1. Firstly we have the most popular and commonly used of all carpets: nylon. Nylon carpet is a man-made fibre that is known for feeling soft to the touch, and very comfortable. Additionally, nylon is available in a multitude of hues and shades, making it particularly popular for those who are after that exact colour match for their room. It is found in cut pile and loop pile styles, adding to its accessibility. Nylon is not naturally stain resistant, but generally treated to provide an excellent resistance, and is ultra-durable.
2. Next up is polyester. Polyester is essentially the cheaper option available, but has its drawbacks as it is not as durable, or as strong as nylon. Many polyester carpets these days are made from recycled materials, and this contributes to the eco-friendliness.
3. Polytrimethylene Terephthalate or commonly PTT carpet is another alternative that is marketed under the name Triexta. Developed in the '40s, it wasn't until the '90s that it became popular. It is essentially another type of polyester with better stain resistance, but unfortunately a tendency to attract dry and oily soil substances that can limit its life.
4. Fourth on the list is polypropylene carpet. Known as olefin carpet, this fibre is water resistant, and solution dyed. This means the colour is built into the fibre, and generally will never lose its vibrancy, even when exposed to light, bleach, harsh chemicals, or other elements. It is inexpensive, but does not always wear well in high traffic areas
5. The fifth and final material is wool. Cost prohibitive for most individuals, wool carpet is usually double or triple the cost of the aforementioned options. However, if you are looking for luxury, opulence and durability, wool is a sound choice. Hard-wearing and extremely soft, wool is also eco-friendly, offering its user the finest in texture and tone.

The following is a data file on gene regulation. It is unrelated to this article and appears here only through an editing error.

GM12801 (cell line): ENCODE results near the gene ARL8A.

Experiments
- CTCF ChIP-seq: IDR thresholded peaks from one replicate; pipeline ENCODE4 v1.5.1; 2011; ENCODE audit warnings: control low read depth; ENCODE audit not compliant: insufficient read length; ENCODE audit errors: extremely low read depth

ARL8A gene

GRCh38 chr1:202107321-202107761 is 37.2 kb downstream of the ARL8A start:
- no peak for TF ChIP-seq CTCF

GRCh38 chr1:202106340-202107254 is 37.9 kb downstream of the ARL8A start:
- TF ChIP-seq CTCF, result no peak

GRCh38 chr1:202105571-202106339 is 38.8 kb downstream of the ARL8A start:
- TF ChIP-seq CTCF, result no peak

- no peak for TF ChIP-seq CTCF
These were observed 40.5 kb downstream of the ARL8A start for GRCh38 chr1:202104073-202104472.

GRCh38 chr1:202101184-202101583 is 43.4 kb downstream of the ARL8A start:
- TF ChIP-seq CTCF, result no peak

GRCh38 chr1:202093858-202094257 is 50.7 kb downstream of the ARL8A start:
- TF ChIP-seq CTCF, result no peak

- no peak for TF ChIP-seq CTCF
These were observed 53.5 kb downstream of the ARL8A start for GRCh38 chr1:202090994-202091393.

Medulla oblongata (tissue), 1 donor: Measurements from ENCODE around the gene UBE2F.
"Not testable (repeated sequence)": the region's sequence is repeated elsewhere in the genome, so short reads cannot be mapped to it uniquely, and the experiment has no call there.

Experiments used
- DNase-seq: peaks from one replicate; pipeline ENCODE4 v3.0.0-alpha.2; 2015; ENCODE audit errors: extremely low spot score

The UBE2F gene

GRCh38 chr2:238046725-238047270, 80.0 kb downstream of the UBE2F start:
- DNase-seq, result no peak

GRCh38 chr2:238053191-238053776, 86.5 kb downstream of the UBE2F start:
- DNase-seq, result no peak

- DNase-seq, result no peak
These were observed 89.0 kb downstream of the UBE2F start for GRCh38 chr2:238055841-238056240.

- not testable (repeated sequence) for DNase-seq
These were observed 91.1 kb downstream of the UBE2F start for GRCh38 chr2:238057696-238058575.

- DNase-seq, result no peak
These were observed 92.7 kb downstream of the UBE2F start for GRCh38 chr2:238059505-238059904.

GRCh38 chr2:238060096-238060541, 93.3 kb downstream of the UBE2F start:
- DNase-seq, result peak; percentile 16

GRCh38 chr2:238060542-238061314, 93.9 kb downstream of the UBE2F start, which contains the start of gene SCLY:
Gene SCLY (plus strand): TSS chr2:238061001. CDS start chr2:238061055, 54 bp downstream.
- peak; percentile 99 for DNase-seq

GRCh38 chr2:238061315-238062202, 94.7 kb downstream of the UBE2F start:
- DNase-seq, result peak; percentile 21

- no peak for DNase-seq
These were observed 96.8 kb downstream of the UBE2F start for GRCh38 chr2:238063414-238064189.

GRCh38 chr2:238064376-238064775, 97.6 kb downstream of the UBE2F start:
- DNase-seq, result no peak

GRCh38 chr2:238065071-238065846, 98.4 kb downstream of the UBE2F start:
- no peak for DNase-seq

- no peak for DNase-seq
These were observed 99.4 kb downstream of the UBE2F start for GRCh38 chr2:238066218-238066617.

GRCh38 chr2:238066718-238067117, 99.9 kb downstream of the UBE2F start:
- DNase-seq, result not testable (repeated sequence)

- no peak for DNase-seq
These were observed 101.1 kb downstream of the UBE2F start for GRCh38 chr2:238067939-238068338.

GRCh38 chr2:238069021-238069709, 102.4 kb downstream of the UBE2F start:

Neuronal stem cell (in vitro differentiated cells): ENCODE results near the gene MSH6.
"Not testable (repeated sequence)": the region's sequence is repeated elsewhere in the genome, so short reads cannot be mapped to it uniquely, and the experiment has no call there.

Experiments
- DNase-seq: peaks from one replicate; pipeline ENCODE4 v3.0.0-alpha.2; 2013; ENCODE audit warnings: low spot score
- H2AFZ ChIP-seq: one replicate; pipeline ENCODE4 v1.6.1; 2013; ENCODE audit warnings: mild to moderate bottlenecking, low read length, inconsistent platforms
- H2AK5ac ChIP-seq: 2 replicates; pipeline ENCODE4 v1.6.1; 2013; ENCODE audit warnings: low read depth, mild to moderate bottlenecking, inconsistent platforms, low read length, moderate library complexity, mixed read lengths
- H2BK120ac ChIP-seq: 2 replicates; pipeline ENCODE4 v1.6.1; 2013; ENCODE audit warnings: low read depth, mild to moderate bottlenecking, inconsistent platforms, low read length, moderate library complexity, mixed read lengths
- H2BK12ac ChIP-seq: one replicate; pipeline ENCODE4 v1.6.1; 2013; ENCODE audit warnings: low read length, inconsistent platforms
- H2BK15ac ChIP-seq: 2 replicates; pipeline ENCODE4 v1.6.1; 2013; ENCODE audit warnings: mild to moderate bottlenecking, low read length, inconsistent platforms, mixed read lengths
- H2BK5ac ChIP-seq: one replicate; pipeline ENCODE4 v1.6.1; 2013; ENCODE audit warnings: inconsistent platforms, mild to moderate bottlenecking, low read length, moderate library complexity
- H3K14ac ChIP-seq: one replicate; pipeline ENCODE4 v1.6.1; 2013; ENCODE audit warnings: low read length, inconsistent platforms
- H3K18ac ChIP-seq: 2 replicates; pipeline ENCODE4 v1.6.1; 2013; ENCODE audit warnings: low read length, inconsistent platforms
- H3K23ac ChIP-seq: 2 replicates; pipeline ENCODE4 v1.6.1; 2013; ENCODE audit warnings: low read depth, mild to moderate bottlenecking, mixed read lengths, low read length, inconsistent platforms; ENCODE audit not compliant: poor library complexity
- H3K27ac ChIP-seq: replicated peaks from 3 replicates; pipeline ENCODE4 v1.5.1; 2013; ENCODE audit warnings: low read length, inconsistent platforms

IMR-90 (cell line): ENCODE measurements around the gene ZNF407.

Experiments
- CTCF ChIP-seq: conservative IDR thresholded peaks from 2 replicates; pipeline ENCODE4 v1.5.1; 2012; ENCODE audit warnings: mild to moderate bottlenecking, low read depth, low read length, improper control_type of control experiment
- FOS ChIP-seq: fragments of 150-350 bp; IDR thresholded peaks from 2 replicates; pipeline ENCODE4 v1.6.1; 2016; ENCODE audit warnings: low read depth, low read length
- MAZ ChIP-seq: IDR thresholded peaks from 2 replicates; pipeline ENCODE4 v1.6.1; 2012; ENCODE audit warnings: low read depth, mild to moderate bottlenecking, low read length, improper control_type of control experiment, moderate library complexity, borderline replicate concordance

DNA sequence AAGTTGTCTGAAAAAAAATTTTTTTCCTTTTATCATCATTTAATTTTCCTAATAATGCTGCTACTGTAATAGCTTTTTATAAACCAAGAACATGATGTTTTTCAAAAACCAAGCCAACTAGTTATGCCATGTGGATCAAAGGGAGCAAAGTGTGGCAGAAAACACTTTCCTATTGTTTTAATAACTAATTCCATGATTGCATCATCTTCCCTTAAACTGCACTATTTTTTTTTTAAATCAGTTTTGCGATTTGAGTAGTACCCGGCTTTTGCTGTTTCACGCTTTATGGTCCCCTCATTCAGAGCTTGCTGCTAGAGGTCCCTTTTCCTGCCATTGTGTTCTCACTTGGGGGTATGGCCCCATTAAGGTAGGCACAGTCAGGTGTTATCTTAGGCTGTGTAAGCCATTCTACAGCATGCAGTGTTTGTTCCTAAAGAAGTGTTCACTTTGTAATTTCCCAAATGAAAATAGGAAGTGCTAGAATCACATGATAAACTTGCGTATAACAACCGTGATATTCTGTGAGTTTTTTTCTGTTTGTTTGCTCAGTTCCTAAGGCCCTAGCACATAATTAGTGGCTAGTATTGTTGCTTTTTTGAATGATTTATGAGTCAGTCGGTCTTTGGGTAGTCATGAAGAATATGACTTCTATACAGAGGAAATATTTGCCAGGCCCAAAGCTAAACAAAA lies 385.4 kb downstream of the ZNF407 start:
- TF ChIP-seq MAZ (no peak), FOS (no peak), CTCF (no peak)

Carpet is an investment. Definitely not the cheapest item to install when renovating or building, the durability of your carpet will be of the utmost concern, especially when it might save you money in the long run.
There are a few things that directly relate to your carpet's longevity and ability to withstand wear and tear. These are the thickness or density of the carpet, the construction of the fibre, and the material it is made from. Density is how tightly packed the fibres are to one another. For a more durable floor, you will want to choose fibres that are close together, meaning they will 'crush' less. Of course, this does impact on the softness of the carpet, but will mean you have a more durable floor.
Finally, yet no less importantly we have budget, maintenance, and upkeep of your new floor. Essentially the maintenance of carpet will be directly related to the type of fibre you choose. Your budget will dictate your options, but with so many varieties available, it should be easy to find what you are looking for. Additionally, you should consider the underlay that will be installed with the carpet. Avoid plain foam underlay as it will crush, and eventually need to be replaced, adding extra to the overall lifetime cost of your floor. It is best to speak to your flooring specialist about underlay, as each company will offer different choices and possibilities.
Choosing carpet can be a tricky task, and with so many options it can be easy to become overwhelmed. Never rush into your purchase, but instead get quotes and estimates to form an opinion and idea of the market before buying.
We hope our Ideabook offered you some practical considerations and ideas, if you would like to continue reading, check out: The handy guide to kitchen flooring